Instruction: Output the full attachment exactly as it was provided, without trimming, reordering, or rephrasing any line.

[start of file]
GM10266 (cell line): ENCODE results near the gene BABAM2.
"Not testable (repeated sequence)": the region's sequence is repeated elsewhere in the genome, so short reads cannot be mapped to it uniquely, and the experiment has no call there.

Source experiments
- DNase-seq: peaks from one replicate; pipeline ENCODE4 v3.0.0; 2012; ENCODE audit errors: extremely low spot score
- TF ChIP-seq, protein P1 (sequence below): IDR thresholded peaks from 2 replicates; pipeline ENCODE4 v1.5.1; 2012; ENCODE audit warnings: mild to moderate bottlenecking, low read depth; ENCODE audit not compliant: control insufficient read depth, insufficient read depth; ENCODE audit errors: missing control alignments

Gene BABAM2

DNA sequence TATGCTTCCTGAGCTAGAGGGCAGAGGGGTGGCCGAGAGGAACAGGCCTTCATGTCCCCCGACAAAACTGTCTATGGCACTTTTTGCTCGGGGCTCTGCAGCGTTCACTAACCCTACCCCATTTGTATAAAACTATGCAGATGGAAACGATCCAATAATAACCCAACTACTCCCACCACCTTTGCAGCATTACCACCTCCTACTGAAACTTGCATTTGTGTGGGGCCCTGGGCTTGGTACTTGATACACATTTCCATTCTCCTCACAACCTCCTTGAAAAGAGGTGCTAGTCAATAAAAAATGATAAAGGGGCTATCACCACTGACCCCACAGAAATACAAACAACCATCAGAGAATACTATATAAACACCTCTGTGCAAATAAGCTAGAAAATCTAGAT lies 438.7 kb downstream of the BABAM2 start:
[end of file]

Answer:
GM10266 (cell line): ENCODE results near the gene BABAM2.
"Not testable (repeated sequence)": the region's sequence is repeated elsewhere in the genome, so short reads cannot be mapped to it uniquely, and the experiment has no call there.

Source experiments
- DNase-seq: peaks from one replicate; pipeline ENCODE4 v3.0.0; 2012; ENCODE audit errors: extremely low spot score
- TF ChIP-seq, protein P1 (sequence below): IDR thresholded peaks from 2 replicates; pipeline ENCODE4 v1.5.1; 2012; ENCODE audit warnings: mild to moderate bottlenecking, low read depth; ENCODE audit not compliant: control insufficient read depth, insufficient read depth; ENCODE audit errors: missing control alignments

Gene BABAM2

DNA sequence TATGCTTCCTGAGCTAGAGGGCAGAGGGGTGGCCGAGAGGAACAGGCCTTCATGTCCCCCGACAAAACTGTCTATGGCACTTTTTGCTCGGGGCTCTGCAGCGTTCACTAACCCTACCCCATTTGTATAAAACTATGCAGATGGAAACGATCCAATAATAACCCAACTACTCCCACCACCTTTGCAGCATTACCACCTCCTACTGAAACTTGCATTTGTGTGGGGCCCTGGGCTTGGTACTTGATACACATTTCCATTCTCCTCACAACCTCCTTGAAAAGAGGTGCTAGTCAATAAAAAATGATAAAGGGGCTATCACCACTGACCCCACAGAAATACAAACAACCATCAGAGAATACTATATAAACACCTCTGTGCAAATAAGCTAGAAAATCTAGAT lies 438.7 kb downstream of the BABAM2 start: